Friday, November 11, 2022

NOW WHAT? Will Our New Congress Show It Is Worthy To Represent Free Men?

It looks like the Republicans come January will control both houses of Congress. The government will still be divided, so neither party will make any big legislative changes in the next two years. The president will no doubt use executive orders to get around Congress to push the Dems’ agenda, but such tinkering is hostage to the next president. So what should the Republicans do for the next two years?
We know what they shouldn’t do, and that’s indulge in happy talk about “bipartisanship” or “reaching across the aisle” or trying “to get things done.” The Democrats have swung so far to the left that there’s very little common ground, outside a national emergency, on which to base cooperation. The moderate Democrat is a near-extinct species, and the radical ideologues have cowed them into compliance. Most Dems who have some common sense and respect for the Constitution’s checks and balances against tyranny have been silenced.
So first, the Republicans must ignore charges of “obstructionism” and “partisanship.” The first principle of the Constitution is “first do no harm,” and one way to do that is for our Senators and Representatives to “set ambition against ambition,” and use their Constitutional powers to stymie the Dems’ tyrannical ambitions. These days that means, as Florida Senator Marco Rubio put it, that the Senate’s “most important job” in a divided government is “to stop bad things from happening,” like confirming the president’s nominees for the courts, his cabinet, and other federal officials.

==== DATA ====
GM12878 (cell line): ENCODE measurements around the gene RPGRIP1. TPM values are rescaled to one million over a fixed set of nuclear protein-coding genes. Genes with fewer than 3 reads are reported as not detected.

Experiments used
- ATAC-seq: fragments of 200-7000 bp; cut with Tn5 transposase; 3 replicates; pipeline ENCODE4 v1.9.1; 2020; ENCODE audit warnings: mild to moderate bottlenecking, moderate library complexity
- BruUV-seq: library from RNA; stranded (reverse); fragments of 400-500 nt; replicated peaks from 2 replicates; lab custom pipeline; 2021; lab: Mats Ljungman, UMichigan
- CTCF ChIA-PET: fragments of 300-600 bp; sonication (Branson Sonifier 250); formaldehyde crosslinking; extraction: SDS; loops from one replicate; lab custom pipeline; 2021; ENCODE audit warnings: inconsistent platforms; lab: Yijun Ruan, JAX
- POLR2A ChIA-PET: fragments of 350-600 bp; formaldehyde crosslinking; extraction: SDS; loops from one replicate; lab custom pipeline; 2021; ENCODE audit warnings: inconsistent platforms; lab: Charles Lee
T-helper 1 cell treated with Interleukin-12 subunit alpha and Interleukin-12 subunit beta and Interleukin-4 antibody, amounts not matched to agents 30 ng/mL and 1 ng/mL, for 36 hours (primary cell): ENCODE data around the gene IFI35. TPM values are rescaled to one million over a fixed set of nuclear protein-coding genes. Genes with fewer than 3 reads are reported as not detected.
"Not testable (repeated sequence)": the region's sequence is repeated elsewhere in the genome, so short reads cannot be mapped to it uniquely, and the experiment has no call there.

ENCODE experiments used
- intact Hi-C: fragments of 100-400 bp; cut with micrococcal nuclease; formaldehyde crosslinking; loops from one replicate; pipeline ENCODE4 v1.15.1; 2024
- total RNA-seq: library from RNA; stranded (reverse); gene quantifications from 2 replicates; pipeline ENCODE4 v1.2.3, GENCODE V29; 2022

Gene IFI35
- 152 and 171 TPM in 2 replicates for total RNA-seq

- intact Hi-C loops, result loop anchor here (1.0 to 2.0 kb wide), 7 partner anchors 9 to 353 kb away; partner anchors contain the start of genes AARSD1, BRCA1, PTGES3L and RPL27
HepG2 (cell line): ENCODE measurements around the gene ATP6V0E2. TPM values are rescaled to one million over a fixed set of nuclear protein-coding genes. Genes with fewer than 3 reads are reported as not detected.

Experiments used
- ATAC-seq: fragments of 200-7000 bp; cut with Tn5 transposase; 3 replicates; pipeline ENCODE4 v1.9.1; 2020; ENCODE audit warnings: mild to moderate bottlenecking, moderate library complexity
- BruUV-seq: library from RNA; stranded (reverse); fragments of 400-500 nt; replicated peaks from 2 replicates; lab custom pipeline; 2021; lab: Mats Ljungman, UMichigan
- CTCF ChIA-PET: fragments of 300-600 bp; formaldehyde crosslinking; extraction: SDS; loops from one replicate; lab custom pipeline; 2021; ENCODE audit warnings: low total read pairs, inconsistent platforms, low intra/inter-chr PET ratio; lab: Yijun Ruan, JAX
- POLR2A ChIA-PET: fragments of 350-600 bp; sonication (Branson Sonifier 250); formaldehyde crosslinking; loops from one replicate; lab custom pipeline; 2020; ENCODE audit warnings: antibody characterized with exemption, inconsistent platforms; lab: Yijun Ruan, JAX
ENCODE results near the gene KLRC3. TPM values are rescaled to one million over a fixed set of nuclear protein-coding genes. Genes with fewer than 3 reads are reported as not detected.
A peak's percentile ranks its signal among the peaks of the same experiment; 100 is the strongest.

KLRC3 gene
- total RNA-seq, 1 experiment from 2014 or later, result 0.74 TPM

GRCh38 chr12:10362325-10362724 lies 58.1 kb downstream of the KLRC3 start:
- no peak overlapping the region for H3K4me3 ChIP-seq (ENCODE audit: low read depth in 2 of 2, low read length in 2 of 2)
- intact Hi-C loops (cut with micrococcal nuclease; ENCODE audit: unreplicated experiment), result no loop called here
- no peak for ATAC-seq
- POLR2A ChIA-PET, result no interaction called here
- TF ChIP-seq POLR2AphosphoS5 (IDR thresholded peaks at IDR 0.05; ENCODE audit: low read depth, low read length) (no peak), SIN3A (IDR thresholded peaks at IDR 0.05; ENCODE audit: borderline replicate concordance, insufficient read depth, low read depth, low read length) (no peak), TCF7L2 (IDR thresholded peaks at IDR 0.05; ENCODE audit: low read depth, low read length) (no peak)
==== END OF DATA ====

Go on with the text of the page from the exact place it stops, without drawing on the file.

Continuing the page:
So no more talk like “the president deserves to have his nominees ratified.” That, and the Republican preemptive cringe when it comes to race and sex, is how we get Supreme Court justices whose only recommendation is their race and/or sex. Like Orwell’s saints, all Biden’s picks should be presumed guilty until proven innocent.
In other words, the next two years should see a concerted effort to start holding accountable the bipartisan, big-government guild that too many Republicans have joined, accepting many progressive assumptions about, for example, the role of the federal government in creating, managing, and expanding federal agencies.
Some commentators have, with good reason, focused on the most dangerous bipartisan consensus: the redistribution of taxpayer money through entitlements. The consequences include our metastasizing federal deficits and debt paid for by borrowing or creating money, thus mortgaging our children’s and grandchildren’s futures. And it compromises our military readiness by starving the Pentagon of needed funds to counterbalance China’s long military build-up specifically designed to challenge the U.S. --->Read the rest from Bruce Thornton HERE
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